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There are major issues continuing to form with the federal case against defendants charged with allegedly plotting to kidnap Democrat Michigan Gov. Gretchen Whitmer.
Prosecutors already announced in December that they would not call on three FBI agents involved in the case after allegations of personal and professional misconduct. And one informant in the case has been charged with fraud in an unrelated case, also in December, The Washington Examiner reported.
And now, in a pair of stunning filings submitted on Christmas Day and on Wednesday attorneys for the defense showed evidence that they said proves that the FBI and confidential informants “conceived and controlled every aspect” of the plot to kidnap Whitmer.
“These defendants had no desire whatsoever to kidnap anyone,” the attorneys said.
The defendants, who are members of the Three Percenters and Wolverine Watchmen militia groups, would not have planned to kidnap Whitmer or blow up a bridge close to her residence if they were not entrapped by overzealous government agents, the attorneys said as they asked a federal court to dismiss the case.
“The government wouldn’t drop the idea, and the CHSs [Confidential Human Sources] continued to broach plans — despite official government admonitions barring the suggestion of such plans,” the defense attorneys said. “The CHSs’ handlers pulled the puppet strings the entire time.”
New evidence in the defense attorneys’ filings, which include details of communications between FBI agents and their sources embedded in the militia groups, marks another setback for federal prosecutors. Prosecutors previously rejected allegations the defendants were entrapped by the FBI and maintained they were predisposed to carry out the kidnapping scheme.
Prosecutors disclosed earlier in December they would not call on three FBI agents at the center of the kidnapping investigation when the trial begins on March 8. Special Agent Jayson Chambers, who served as a handler for an FBI informant during the investigation, was dropped after Buzzfeed News reported he owned a private investigative firm unbeknownst to the FBI, in which he tried to parlay his law enforcement experience into multimillion-dollar private contracts.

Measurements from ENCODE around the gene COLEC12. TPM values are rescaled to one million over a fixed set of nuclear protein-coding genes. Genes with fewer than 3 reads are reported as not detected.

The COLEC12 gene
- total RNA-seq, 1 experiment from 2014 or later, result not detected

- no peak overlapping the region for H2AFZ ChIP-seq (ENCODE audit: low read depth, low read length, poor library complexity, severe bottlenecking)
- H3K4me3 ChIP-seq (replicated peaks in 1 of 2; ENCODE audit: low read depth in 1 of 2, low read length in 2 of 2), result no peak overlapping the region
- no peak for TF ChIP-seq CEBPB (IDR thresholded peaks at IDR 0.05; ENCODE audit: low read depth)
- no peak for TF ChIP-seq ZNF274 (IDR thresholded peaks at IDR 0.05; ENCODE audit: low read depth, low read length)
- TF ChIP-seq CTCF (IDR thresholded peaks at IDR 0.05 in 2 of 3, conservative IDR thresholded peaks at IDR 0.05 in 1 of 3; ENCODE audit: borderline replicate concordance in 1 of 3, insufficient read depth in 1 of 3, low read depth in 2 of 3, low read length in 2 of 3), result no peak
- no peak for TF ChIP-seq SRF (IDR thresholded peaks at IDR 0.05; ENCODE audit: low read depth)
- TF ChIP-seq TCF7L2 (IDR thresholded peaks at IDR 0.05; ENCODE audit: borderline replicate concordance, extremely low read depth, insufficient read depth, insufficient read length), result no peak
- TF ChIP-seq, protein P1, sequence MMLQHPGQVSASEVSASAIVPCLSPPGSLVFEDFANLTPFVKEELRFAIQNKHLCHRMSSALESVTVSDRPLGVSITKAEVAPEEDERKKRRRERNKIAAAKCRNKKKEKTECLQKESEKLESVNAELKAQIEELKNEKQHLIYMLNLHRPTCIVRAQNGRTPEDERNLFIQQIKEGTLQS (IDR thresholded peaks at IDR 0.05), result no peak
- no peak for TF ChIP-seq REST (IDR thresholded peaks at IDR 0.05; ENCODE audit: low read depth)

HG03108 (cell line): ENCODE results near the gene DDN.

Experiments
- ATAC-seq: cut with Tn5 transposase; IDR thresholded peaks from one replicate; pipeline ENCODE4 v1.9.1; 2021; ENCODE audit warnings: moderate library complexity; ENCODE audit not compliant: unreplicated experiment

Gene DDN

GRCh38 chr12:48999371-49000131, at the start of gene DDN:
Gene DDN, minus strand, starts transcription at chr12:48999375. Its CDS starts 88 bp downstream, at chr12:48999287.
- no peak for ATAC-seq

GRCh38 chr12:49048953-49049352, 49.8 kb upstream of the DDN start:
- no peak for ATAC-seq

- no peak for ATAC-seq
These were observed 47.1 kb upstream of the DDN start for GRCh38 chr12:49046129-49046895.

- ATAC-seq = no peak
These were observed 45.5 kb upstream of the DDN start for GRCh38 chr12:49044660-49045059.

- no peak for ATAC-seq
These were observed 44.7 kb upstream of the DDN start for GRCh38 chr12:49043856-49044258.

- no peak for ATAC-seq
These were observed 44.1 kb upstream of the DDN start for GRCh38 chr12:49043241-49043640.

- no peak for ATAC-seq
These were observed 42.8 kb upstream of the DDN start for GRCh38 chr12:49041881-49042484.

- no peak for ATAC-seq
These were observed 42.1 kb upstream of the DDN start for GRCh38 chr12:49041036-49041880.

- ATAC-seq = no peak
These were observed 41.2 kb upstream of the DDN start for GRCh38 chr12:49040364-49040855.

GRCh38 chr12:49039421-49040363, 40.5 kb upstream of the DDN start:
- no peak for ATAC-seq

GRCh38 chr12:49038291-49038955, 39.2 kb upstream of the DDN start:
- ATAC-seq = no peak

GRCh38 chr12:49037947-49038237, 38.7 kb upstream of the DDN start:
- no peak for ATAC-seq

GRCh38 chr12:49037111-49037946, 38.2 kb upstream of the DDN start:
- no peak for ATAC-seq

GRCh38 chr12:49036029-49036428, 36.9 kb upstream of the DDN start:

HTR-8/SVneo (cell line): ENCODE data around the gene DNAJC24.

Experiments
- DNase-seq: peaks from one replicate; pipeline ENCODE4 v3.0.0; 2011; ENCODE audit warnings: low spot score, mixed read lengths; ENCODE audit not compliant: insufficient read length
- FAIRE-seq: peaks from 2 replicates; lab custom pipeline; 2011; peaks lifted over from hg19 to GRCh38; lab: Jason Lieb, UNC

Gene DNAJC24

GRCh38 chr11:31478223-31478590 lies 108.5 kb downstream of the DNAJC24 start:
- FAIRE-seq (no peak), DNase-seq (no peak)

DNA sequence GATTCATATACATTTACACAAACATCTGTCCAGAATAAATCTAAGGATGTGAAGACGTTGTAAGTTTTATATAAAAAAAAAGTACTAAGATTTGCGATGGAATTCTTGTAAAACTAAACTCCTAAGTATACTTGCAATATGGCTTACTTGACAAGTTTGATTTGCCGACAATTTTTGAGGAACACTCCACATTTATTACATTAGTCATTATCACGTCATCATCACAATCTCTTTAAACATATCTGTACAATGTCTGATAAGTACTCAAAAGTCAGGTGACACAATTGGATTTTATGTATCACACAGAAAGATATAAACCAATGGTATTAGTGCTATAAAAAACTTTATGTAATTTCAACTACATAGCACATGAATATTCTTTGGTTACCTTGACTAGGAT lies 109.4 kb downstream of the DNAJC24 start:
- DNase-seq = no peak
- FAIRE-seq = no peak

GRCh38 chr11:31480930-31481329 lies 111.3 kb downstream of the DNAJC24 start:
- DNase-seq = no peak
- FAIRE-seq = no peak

Another FBI handler involved in the investigation, Henrik Impola, was dropped after defense attorneys alleged he committed perjury in an unrelated case. Prosecutors said the allegation was unfounded but said in a Dec. 17 filing they would not call on him during the trial.
The former lead agent in the case, former FBI agent Richard Trask, was fired from the agency in September after he was charged with beating his wife upon his return from a swingers party. Trask also posted rants against former President Donald Trump on social media during the investigation.
Also in December, a key FBI informant who allegedly helped the FBI recruit targets and organize meetings to further the kidnapping scheme was charged in Wisconsin for fraud in an unrelated case. The informant, Stephen Robeson, also helped finance travel expenses for people to attend events linked to the kidnapping plot, Buzzfeed News reported.
The transcripts allege to show that the defendants did not want to go along with a kidnapping plot and that the government informants browbeat the idea into them again and again.
Adam Fox, who allegedly masterminded the scheme, said the idea was planted in his head by an FBI informant known as “Big Dan.”
Attorneys for the defense said that Dan was paid $50,000 for his services and the defense said that the funds were used to finance travel for the defendants to go to a “field training exercise” in Wisconsin.
“The government conceived and controlled every aspect of the alleged plot,” the defense attorneys said. “Three months after the government proposed kidnapping, and two months after the defendants’ strident repudiation of the idea, and a month after the defendants reiterated their repudiation, the government’s agents continued to push to shape a kidnapping plan, even trying to elevate it to murder.”